“The properties need to have access via a paved road according to city standards, either along Hauser Lane or from any other possible future access from other nearby roads or property easements,” Siegrist said. “Currently, there is only one access easement along Hauser Lane.”

Councilwoman Jeannette Gates, who is also a liaison to the Economic Development Advisory Board and a board member of the Economic Development Corp. in Sarasota County, expressed optimism about Siegrist’s request for the affordable housing zoning.

She said: “It hasn’t happened in a long time (zoning for affordable workforce housing). It is a good step forward for our community. We live in an area where we depend on all kinds of folks to provide service and they have nowhere to live. If we want more of this type of service, we should be able to offer (workers) a place to live.

“It’s not just that, but we want our millennials to live here, and they need that kind of housing to start off with. One reason they leave is because there is nothing affordable for them.”


To Siegrist, the term affordable workforce housing simply means housing that is affordable to locals in the area workforce. In some circles, the term refers to government-controlled housing under the federal department of Housing and Urban Development (HUD), Section 8.

HUD is not part of the Hauser Lane zoning petition.

“Over the years, probably 20 years ago, I had some Section 8 housing in some of my rentals, but I do not see it anymore. It is up to the tenant to seek a landlord and no one has asked me about that for 15 years,” he said.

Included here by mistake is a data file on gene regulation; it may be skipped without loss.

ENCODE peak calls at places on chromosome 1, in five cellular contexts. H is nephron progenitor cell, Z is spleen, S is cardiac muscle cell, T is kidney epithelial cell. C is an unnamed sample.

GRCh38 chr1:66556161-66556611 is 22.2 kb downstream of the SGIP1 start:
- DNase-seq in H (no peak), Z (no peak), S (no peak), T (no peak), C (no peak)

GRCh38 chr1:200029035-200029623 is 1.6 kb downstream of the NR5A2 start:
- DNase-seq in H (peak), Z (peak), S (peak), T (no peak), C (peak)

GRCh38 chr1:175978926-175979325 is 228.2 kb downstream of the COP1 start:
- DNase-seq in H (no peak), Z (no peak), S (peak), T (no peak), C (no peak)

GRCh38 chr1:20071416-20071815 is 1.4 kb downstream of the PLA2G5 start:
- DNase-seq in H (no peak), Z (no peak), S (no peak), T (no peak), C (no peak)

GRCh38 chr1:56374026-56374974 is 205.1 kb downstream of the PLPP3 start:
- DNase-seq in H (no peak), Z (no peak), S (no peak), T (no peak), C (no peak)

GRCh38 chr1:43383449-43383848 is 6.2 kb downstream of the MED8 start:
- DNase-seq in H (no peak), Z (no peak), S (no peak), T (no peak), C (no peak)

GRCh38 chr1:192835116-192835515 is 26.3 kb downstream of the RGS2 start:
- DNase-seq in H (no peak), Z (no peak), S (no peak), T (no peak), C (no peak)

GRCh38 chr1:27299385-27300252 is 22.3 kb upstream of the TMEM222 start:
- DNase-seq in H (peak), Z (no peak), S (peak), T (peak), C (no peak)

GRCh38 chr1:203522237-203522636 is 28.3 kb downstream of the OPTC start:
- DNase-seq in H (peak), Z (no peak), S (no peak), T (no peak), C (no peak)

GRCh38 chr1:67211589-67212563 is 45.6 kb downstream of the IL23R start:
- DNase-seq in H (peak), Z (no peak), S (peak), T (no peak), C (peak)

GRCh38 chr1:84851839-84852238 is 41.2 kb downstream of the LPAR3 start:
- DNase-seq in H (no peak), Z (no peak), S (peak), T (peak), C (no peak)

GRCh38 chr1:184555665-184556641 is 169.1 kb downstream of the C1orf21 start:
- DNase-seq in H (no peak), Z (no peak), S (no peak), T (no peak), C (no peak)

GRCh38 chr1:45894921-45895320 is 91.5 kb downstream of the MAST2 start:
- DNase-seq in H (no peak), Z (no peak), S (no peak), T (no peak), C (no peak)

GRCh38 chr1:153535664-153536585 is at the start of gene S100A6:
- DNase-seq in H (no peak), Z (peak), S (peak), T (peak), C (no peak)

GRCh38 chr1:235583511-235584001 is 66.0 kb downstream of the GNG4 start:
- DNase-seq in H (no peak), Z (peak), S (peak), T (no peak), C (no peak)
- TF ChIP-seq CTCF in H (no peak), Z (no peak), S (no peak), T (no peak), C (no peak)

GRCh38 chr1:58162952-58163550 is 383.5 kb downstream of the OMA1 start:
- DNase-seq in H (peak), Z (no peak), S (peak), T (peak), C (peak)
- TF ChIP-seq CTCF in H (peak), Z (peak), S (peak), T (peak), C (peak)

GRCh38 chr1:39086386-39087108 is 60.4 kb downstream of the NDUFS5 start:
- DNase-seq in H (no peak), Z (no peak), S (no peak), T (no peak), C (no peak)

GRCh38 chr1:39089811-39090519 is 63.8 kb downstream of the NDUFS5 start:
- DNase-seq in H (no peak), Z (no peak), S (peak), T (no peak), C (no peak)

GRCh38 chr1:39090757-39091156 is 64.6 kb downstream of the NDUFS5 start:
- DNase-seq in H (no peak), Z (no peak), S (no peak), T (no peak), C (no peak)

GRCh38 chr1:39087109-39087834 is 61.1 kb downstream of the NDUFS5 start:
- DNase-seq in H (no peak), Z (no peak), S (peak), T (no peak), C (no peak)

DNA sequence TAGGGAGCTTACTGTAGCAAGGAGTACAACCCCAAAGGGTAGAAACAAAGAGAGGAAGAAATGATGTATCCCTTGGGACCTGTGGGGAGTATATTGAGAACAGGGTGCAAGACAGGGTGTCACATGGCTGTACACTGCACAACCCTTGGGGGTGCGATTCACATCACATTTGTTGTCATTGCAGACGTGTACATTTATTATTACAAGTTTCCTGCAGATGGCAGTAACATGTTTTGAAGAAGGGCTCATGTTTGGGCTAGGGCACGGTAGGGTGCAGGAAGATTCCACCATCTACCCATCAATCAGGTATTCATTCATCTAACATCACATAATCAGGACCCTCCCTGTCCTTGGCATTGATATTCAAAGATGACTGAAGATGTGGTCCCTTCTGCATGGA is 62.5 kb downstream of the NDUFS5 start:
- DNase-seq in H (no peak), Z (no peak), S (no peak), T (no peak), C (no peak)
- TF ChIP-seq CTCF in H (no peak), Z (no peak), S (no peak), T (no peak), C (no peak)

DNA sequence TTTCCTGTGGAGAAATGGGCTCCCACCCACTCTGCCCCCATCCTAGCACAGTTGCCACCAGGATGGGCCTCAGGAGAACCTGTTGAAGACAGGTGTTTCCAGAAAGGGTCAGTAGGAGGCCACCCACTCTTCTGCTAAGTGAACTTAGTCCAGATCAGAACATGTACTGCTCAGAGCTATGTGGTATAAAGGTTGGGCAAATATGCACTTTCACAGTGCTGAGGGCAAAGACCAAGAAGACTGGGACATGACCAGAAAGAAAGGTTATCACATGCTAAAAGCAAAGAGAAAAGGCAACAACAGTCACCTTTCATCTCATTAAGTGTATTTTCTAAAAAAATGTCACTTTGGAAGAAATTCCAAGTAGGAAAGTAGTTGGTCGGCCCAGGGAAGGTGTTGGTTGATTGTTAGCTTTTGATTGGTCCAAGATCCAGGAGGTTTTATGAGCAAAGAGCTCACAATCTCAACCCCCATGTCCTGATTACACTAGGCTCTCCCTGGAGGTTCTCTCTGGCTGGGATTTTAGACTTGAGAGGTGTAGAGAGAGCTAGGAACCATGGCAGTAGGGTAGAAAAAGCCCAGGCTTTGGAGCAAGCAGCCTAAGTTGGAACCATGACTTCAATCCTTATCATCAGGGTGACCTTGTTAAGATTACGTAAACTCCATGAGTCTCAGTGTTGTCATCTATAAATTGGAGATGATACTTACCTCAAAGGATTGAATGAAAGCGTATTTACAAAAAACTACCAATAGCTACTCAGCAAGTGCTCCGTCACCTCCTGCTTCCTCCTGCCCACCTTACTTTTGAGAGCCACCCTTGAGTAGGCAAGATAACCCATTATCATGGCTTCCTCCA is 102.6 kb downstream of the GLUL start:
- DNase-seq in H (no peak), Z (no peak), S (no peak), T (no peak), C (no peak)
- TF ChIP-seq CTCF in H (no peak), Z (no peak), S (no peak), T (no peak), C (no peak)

Siegrist knows the other side of the affordable housing story. When he first moved to the area and found work in Venice, he had to live a good distance away in North Port, because rents were too high in Venice.

“That’s why I focus on affordable workforce housing, because I lived it,” he emphasized.

Besides having been on that other side, there is a deeper driving force. Character.

He was born and raised at Fort Wright, Kentucky.

His dad, the late Otto Siegrist, was the oldest of nine siblings who grew up on a farm at Fort Recovery, Ohio.

His late mother, Patricia, was “almost the youngest of 12 siblings,” raised in Covington, Kentucky.

“Dad is considered uncle of Fort Wright,” Siegrist said. “Another uncle, George Kreutzjans (who was married to his sister Barbara Siegrist), is considered Father of Fort Wright. He encouraged my dad and his brothers, Urban and Odilo, to move to Fort Wright to help build it.”

One of his dad’s brothers was the first constable in Fort Wright, and his dad’s station wagon was the first ambulance (a Plymouth). His dad and another brother were volunteer firemen, he said. And when there was an emergency, the siren would go off and all volunteer firemen headed to the fire department.

Siegrist said there is an old photograph of him sitting on top of the firetruck when he was two.

“I came from a very typical family of the late ‘50s,” he said. “The town was full of patriotism; there was no crime. The 4th of July parade went up and down the streets and people rode their bicycles in the parade. It was a very nice town to grow up in.”